Gooseneck Creek North Neighborhood Sewer Rehabilitation
Construction Projects in Kansas City
Utilities, Trenchless Technology
In the Northeast quadrant of the City just south of the Missouri River lies a mainly residential area featuring homes dating back to the late 1800s. At that time, sewer lines were laid within narrow easements and ran parallel to or under historic homes, bridges, mature trees, sheds, fences, alleys, unrecognized structures and private improvements. Today, this area is an active pedestrian and biking area. It weaves through historic bridges, roads, and trails, and draws users from throughout the Kansas City metro area.
The City of Kansas City, Missouri, Water Services Department determined that many of the aging sewers in the area were in poor structural condition: tree roots were growing in pipes, connecting joints were failing, lateral cracking was occurring, and there was poor connectivity between the laterals and main line. All of these challenges led to significant sewer concerns and capacity challenges. Results from a cost-benefit analysis determined that trenchless technology procedures would be the most cost-effective method of construction to extend the life of the existing sewer.
Technological advancements and applications, including innovative pipe bursting, were utilized during the project. In particular, an aging sewer line located under a historic bridge had started to collapse. Our options were limited on its replacement due to the age of the bridge and the infrastructure replacement costs associated with nearby pavement and streetscape. The pipe bursting approach allowed Kissick to rehabilitate the sewer line without disruption to the historic bridge.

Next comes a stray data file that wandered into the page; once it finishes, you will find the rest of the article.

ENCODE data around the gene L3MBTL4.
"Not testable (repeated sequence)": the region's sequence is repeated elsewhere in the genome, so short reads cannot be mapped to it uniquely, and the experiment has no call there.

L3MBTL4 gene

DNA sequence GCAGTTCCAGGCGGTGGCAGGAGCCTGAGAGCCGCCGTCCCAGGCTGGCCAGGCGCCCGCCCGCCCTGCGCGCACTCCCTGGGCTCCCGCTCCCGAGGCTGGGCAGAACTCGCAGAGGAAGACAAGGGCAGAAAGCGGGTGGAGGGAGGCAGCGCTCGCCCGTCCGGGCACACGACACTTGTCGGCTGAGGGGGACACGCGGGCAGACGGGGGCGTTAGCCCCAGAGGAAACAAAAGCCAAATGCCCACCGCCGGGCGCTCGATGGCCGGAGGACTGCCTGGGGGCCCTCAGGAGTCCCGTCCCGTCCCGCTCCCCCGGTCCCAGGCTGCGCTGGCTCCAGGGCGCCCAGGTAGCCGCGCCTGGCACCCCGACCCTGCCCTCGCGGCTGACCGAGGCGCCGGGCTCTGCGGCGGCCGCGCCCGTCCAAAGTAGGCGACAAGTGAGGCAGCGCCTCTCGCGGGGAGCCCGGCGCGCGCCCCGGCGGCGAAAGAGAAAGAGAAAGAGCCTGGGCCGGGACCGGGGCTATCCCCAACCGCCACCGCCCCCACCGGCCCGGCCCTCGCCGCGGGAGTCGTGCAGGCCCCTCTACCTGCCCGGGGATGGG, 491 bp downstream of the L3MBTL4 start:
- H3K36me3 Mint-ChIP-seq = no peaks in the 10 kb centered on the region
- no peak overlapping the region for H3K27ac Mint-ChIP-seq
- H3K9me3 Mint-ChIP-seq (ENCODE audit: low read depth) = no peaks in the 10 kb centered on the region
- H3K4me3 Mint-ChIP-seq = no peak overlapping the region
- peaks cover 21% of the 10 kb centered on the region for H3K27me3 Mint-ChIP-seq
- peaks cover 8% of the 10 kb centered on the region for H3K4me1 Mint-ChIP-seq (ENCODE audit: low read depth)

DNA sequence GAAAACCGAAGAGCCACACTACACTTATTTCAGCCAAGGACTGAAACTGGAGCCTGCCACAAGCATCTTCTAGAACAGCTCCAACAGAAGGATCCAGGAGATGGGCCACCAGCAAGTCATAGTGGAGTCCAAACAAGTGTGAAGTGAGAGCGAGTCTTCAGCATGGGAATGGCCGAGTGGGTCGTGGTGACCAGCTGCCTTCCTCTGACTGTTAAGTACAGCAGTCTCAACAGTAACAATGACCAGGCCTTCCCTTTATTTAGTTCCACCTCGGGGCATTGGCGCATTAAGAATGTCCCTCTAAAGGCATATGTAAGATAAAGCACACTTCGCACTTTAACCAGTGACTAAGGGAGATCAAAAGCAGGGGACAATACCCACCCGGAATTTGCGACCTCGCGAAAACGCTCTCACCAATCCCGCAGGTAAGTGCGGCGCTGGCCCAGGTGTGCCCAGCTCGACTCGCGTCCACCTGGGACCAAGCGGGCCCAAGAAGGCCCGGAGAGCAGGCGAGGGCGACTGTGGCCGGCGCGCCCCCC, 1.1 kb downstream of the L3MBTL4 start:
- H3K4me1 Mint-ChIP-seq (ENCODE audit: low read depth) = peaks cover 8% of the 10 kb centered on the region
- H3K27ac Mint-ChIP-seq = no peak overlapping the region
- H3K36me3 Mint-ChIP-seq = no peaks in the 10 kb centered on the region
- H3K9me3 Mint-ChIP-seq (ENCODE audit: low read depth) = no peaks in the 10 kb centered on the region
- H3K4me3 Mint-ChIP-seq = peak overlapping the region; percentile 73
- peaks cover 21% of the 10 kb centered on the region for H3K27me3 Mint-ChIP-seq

The complexity of the project was increased due to the historic nature of the surrounding neighborhood. Many parts of the sewer line were buried over 20 feet deep with inadequate and narrow easements and yards that were encumbered with structures, fences and large trees. Each service lateral repair was unique. Some required repair at the connection to the main, while others were two, four, ten, or up to 15 feet into the lateral line. Additionally, some laterals required full lining to accomplish the desired result.
With significant planning and preparation, Kissick was able to map out the repairs prior to the start of construction. And with thoughtful approaches and effective communication strategies, the project superintendent and construction team were able to diminish disruption to neighborhoods within the impacted area.